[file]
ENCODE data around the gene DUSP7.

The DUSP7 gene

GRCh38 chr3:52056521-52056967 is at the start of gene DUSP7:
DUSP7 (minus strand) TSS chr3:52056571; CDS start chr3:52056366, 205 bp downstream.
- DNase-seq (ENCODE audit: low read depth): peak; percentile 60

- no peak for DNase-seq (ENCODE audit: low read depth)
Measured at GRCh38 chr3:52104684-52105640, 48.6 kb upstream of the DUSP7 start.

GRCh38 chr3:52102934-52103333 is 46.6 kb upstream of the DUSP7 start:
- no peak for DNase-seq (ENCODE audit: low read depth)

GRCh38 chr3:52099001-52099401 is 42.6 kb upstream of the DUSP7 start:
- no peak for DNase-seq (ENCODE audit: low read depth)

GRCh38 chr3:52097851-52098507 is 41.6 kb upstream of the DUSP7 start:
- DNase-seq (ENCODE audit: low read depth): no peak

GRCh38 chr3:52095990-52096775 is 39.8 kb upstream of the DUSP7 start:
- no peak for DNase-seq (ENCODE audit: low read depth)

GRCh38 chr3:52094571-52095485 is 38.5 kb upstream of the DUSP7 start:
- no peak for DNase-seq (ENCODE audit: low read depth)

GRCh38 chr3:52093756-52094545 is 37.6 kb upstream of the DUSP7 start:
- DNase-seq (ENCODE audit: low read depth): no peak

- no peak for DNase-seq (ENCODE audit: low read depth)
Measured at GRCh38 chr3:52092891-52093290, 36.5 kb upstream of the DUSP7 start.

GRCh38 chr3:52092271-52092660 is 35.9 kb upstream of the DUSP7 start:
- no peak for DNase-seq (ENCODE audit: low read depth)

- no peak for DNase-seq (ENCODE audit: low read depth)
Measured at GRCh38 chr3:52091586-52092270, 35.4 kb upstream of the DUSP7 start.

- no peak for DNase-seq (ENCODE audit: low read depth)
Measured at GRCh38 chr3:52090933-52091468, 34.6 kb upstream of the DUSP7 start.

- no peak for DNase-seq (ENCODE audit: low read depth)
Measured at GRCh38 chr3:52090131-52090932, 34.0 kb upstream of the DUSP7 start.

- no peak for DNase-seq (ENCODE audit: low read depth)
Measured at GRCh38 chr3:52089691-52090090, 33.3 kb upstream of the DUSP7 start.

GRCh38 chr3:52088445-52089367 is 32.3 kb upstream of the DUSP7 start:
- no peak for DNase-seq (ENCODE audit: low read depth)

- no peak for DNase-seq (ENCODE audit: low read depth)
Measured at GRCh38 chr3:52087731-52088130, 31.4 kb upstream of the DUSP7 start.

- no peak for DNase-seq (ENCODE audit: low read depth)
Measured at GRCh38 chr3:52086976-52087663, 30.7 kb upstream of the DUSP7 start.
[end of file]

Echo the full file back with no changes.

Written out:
ENCODE data around the gene DUSP7.

The DUSP7 gene

GRCh38 chr3:52056521-52056967 is at the start of gene DUSP7:
DUSP7 (minus strand) TSS chr3:52056571; CDS start chr3:52056366, 205 bp downstream.
- DNase-seq (ENCODE audit: low read depth): peak; percentile 60

- no peak for DNase-seq (ENCODE audit: low read depth)
Measured at GRCh38 chr3:52104684-52105640, 48.6 kb upstream of the DUSP7 start.

GRCh38 chr3:52102934-52103333 is 46.6 kb upstream of the DUSP7 start:
- no peak for DNase-seq (ENCODE audit: low read depth)

GRCh38 chr3:52099001-52099401 is 42.6 kb upstream of the DUSP7 start:
- no peak for DNase-seq (ENCODE audit: low read depth)

GRCh38 chr3:52097851-52098507 is 41.6 kb upstream of the DUSP7 start:
- DNase-seq (ENCODE audit: low read depth): no peak

GRCh38 chr3:52095990-52096775 is 39.8 kb upstream of the DUSP7 start:
- no peak for DNase-seq (ENCODE audit: low read depth)

GRCh38 chr3:52094571-52095485 is 38.5 kb upstream of the DUSP7 start:
- no peak for DNase-seq (ENCODE audit: low read depth)

GRCh38 chr3:52093756-52094545 is 37.6 kb upstream of the DUSP7 start:
- DNase-seq (ENCODE audit: low read depth): no peak

- no peak for DNase-seq (ENCODE audit: low read depth)
Measured at GRCh38 chr3:52092891-52093290, 36.5 kb upstream of the DUSP7 start.

GRCh38 chr3:52092271-52092660 is 35.9 kb upstream of the DUSP7 start:
- no peak for DNase-seq (ENCODE audit: low read depth)

- no peak for DNase-seq (ENCODE audit: low read depth)
Measured at GRCh38 chr3:52091586-52092270, 35.4 kb upstream of the DUSP7 start.

- no peak for DNase-seq (ENCODE audit: low read depth)
Measured at GRCh38 chr3:52090933-52091468, 34.6 kb upstream of the DUSP7 start.

- no peak for DNase-seq (ENCODE audit: low read depth)
Measured at GRCh38 chr3:52090131-52090932, 34.0 kb upstream of the DUSP7 start.

- no peak for DNase-seq (ENCODE audit: low read depth)
Measured at GRCh38 chr3:52089691-52090090, 33.3 kb upstream of the DUSP7 start.

GRCh38 chr3:52088445-52089367 is 32.3 kb upstream of the DUSP7 start:
- no peak for DNase-seq (ENCODE audit: low read depth)

- no peak for DNase-seq (ENCODE audit: low read depth)
Measured at GRCh38 chr3:52087731-52088130, 31.4 kb upstream of the DUSP7 start.

- no peak for DNase-seq (ENCODE audit: low read depth)
Measured at GRCh38 chr3:52086976-52087663, 30.7 kb upstream of the DUSP7 start.